And the coaches didn’t make fun of me, either.

I’m still not sure if this is going to be a one-month-only thing, or if Masters swimming will be something I incorporate more regularly. I do know that this group does not swim in the summer — but I’ve heard rumors that my younger kiddo’s swim school might be starting a Masters group for the summer….

What’s one thing you’ve done recently that’s scared you?

*Which, contrary to popular belief, was written by Mary Schmich, and not Eleanor Roosevelt. If you’d like to go down the same rabbit hole I did regarding the history of this quote, start here.

A time to rebuild

I haven’t run since October.

I’ve spent the better part of the last year in and out of physical therapy. A sprained ankle from spring 2020 that never quite healed, then another sprained ankle (the other one, at least — equal opportunity injuries!). Muscle imbalances and tightness. PT would “fix” one issue and another would pop up like a game of Injury Whack-A-Mole. I’d build back up to running, and then have to stop. My last run, in early October, ended with me hobbling with achilles pain and one really specific painful spot in my hamstring.

When resting and yoga and foam rolling and strength training and pleading to the running gods for several months to just let me run again already, please didn’t work, I broke down and scheduled an orthopedic visit. And ended up back in, this time, pretty intense physical therapy. “Postural therapy”, as my chart puts it.

TL;DR: my body is pretty darn broken.

Through PT, I’m slowly retraining my body to support itself properly, to undo years of overcompensation for muscle weaknesses and realign everything back to where it’s supposed to be. It’s hard and maddeningly, maddeningly slow. Understandably, my body’s fighting the changes — it’s difficult to unlearn habits honed over a lifetime! If PT doesn’t ultimately help, I’m not sure what the next steps are.

The hardest part, of course, is not running. Sure, I do other active things — my fatbike and snowshoes saw a lot of action this winter, and the taekwondo studio is my home away from home. But running has always been my go-to, my most satisfying workout. And it’s a key, key part of my mental health toolkit. Walking is great, but it’s not running. I’ve been mourning the loss of running (even if it turns out to be temporary and I’m back at it someday) as keenly as any other loss. I’ve had to mourn the loss of running, so that the thought of possibly never running again doesn’t consume me.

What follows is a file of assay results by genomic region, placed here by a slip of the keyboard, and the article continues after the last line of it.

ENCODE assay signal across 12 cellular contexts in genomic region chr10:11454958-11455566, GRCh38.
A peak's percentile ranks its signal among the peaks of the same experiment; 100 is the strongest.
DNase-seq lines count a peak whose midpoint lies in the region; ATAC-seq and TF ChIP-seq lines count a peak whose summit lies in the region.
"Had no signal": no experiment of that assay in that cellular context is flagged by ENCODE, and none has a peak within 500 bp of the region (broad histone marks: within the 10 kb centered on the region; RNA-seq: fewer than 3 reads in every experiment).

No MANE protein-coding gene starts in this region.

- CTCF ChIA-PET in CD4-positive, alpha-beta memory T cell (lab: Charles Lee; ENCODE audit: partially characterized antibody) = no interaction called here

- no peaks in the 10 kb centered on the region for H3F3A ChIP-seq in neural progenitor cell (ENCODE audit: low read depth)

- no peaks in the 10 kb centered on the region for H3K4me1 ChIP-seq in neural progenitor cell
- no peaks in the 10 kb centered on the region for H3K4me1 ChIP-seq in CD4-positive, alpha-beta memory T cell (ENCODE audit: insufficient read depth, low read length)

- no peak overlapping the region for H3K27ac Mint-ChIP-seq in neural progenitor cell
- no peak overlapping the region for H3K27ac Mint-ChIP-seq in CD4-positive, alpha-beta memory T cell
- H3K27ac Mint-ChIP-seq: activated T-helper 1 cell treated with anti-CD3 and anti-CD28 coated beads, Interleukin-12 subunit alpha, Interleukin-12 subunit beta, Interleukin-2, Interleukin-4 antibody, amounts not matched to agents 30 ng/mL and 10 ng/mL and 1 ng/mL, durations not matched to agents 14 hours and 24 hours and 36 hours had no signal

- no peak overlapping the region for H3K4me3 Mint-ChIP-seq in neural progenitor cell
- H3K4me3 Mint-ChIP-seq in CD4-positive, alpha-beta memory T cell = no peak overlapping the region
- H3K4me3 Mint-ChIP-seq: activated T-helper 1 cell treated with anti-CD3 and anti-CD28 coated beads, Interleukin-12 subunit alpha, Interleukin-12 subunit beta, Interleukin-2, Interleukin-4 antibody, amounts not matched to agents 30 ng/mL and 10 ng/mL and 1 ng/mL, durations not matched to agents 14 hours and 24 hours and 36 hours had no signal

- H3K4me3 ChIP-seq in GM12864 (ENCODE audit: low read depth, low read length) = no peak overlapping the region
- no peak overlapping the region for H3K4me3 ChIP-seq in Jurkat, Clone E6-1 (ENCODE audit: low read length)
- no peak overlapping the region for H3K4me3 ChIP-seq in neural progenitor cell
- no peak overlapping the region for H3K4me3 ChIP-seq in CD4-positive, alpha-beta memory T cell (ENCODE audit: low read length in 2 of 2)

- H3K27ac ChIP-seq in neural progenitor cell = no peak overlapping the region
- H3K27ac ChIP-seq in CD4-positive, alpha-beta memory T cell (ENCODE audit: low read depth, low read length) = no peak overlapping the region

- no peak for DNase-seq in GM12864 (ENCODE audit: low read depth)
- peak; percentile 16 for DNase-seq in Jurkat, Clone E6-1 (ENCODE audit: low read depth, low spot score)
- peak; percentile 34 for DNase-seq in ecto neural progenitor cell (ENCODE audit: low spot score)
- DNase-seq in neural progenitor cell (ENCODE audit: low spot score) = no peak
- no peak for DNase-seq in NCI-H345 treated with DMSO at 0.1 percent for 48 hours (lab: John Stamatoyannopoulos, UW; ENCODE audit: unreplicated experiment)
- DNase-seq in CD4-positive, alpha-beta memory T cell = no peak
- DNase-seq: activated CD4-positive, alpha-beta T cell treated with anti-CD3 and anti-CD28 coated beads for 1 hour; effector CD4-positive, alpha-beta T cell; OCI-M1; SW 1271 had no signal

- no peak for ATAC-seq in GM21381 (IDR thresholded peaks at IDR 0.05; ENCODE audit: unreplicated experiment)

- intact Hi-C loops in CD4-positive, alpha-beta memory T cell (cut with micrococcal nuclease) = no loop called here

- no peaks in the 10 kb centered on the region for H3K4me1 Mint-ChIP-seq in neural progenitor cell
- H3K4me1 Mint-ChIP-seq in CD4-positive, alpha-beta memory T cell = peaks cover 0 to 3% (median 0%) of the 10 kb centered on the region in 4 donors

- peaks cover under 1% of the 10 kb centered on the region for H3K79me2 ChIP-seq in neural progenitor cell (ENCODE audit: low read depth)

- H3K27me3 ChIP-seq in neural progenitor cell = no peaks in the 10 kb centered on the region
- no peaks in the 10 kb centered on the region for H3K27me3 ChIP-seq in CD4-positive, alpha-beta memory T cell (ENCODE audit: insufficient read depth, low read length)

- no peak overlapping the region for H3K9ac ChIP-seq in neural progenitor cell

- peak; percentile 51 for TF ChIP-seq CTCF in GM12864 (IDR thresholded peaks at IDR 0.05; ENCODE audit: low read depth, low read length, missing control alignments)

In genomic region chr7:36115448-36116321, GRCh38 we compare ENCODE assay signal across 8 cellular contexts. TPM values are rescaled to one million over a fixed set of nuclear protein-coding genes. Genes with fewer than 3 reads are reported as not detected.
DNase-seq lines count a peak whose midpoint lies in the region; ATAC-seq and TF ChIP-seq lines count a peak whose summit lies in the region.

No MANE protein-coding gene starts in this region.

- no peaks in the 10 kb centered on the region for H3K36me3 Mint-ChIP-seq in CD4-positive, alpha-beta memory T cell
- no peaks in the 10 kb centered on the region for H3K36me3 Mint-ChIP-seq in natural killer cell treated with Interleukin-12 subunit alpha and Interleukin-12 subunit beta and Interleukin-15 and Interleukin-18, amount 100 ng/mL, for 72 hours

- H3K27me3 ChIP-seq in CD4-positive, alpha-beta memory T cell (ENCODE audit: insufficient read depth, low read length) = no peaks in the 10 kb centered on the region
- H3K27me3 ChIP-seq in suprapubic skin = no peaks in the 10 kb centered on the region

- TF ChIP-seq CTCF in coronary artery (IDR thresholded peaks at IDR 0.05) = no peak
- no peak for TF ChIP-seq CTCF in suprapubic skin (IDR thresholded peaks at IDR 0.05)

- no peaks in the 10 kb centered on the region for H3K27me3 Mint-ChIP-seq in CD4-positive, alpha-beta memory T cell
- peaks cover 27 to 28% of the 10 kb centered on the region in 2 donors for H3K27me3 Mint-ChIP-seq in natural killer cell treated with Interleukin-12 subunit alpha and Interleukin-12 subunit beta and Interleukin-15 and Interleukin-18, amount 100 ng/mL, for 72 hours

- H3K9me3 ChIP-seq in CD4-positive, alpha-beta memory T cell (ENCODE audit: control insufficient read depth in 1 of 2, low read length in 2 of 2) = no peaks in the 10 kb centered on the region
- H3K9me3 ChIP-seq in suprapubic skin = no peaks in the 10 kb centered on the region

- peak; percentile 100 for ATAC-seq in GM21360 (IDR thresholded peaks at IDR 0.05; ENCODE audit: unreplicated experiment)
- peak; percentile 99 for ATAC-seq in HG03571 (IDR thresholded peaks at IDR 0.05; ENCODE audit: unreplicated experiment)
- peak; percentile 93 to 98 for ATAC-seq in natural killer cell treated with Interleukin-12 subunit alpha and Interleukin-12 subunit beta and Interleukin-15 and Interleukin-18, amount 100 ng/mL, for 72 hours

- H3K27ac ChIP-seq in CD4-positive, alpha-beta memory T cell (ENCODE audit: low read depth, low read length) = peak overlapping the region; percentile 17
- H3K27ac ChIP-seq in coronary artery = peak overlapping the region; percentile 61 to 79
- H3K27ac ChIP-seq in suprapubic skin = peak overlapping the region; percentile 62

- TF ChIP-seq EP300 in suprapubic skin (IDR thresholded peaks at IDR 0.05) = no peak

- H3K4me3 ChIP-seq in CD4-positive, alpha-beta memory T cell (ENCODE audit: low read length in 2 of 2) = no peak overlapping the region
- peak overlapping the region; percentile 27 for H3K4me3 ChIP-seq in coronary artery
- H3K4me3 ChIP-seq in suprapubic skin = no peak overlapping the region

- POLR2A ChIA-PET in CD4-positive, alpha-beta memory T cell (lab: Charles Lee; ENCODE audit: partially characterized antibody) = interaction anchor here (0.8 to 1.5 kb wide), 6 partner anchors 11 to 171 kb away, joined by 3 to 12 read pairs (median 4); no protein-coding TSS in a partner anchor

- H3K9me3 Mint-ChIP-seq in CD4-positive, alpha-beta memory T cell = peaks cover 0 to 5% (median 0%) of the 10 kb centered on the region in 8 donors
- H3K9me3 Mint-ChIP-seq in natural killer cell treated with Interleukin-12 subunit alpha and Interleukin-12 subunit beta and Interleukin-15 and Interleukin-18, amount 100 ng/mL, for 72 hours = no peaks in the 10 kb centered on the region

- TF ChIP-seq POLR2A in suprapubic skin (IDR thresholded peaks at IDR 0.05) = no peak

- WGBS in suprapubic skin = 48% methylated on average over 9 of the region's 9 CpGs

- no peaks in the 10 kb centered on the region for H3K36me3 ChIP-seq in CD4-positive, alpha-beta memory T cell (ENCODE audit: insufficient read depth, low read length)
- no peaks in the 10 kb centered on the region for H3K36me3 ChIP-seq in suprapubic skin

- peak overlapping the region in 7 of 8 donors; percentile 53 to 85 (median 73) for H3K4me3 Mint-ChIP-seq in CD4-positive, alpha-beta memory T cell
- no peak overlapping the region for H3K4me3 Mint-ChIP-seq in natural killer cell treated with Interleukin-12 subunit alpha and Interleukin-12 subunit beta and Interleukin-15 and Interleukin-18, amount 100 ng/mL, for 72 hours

I find that I’m not just rebuilding my body right now — I seem to be in a state of rebuilding. I’m rebuilding my mental health toolkit to make up for the absence of running. (Yoga, which was my go-to for a while, is off the table for now too, until my body gets in a better, supportive place.) With the end of my tenure as STEM Director approaching at the end of the calendar year, I’m rebuilding my career goals and figuring out what I might want to do next. I’m rebuilding connections to community partners, to jump-start collaborations that went dark during the pandemic. And I’m looking to rebuild my relationship to my work in general, so that it doesn’t leave me so burned out and demoralized.

The trick with rebuilding is that nothing is guaranteed. I may indeed need to let go of running even if I do get my body to a better place. My career goals, and community collaborations, may not pan out. Given the state of the world and the still ongoing pandemic, continuing burnout seems likely. But even if rebuilding gets me to a different place than I’d hoped, in any or all of these realms, I still believe that I end up ahead — and that’s worth the risks and the costs.


After pressing “submit” this morning on the study abroad program website, uploading the weeks-ago promised letter of recommendation, I felt something I hadn’t experienced in quite some time:


Going into the term, I knew that Winter Term would be a whirlwind. It’s always my busiest time of year service-wise — reviewing applications and selecting the next cohort for the Summer Science Fellows, coordinating the review of applications for faculty-student research funding (and suggesting how to allocate those funds), managing the end of the Fall/Winter Comps cycle with the Comps Gala and the oral exams and all of the other administrative tasks that entails. On top of that, I have a large Software Design class (36 students). And this year, I’ve added reading tenure and promotion files to the mix and attending meetings for the tenure and promotion committee I was elected to at the end of last year.

It’s…a lot.